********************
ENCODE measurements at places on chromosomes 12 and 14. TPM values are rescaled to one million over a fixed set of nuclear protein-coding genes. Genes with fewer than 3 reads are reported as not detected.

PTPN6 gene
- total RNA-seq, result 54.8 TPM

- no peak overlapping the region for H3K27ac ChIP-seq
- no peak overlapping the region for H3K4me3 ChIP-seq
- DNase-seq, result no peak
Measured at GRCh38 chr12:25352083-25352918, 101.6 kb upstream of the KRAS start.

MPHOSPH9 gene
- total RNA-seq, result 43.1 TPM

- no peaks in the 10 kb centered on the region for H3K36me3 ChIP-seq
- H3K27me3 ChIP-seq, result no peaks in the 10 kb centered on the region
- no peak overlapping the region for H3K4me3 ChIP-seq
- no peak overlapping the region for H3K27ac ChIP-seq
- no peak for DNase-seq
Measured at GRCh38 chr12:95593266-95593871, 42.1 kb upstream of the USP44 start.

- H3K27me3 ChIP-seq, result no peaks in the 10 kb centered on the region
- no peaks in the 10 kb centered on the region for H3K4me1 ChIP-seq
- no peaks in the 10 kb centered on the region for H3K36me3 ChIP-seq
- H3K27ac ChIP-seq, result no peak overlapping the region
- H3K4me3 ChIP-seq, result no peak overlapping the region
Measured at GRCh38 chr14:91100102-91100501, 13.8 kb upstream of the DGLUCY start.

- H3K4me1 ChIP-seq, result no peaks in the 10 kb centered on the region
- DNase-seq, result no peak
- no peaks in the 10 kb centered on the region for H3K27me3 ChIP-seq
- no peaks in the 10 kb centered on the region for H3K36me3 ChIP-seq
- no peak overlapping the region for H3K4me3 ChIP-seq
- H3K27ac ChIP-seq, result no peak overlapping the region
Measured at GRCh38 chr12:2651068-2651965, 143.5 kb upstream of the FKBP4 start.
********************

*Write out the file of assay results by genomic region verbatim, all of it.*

ENCODE measurements at places on chromosomes 12 and 14. TPM values are rescaled to one million over a fixed set of nuclear protein-coding genes. Genes with fewer than 3 reads are reported as not detected.

PTPN6 gene
- total RNA-seq, result 54.8 TPM

- no peak overlapping the region for H3K27ac ChIP-seq
- no peak overlapping the region for H3K4me3 ChIP-seq
- DNase-seq, result no peak
Measured at GRCh38 chr12:25352083-25352918, 101.6 kb upstream of the KRAS start.

MPHOSPH9 gene
- total RNA-seq, result 43.1 TPM

- no peaks in the 10 kb centered on the region for H3K36me3 ChIP-seq
- H3K27me3 ChIP-seq, result no peaks in the 10 kb centered on the region
- no peak overlapping the region for H3K4me3 ChIP-seq
- no peak overlapping the region for H3K27ac ChIP-seq
- no peak for DNase-seq
Measured at GRCh38 chr12:95593266-95593871, 42.1 kb upstream of the USP44 start.

- H3K27me3 ChIP-seq, result no peaks in the 10 kb centered on the region
- no peaks in the 10 kb centered on the region for H3K4me1 ChIP-seq
- no peaks in the 10 kb centered on the region for H3K36me3 ChIP-seq
- H3K27ac ChIP-seq, result no peak overlapping the region
- H3K4me3 ChIP-seq, result no peak overlapping the region
Measured at GRCh38 chr14:91100102-91100501, 13.8 kb upstream of the DGLUCY start.

- H3K4me1 ChIP-seq, result no peaks in the 10 kb centered on the region
- DNase-seq, result no peak
- no peaks in the 10 kb centered on the region for H3K27me3 ChIP-seq
- no peaks in the 10 kb centered on the region for H3K36me3 ChIP-seq
- no peak overlapping the region for H3K4me3 ChIP-seq
- H3K27ac ChIP-seq, result no peak overlapping the region
Measured at GRCh38 chr12:2651068-2651965, 143.5 kb upstream of the FKBP4 start.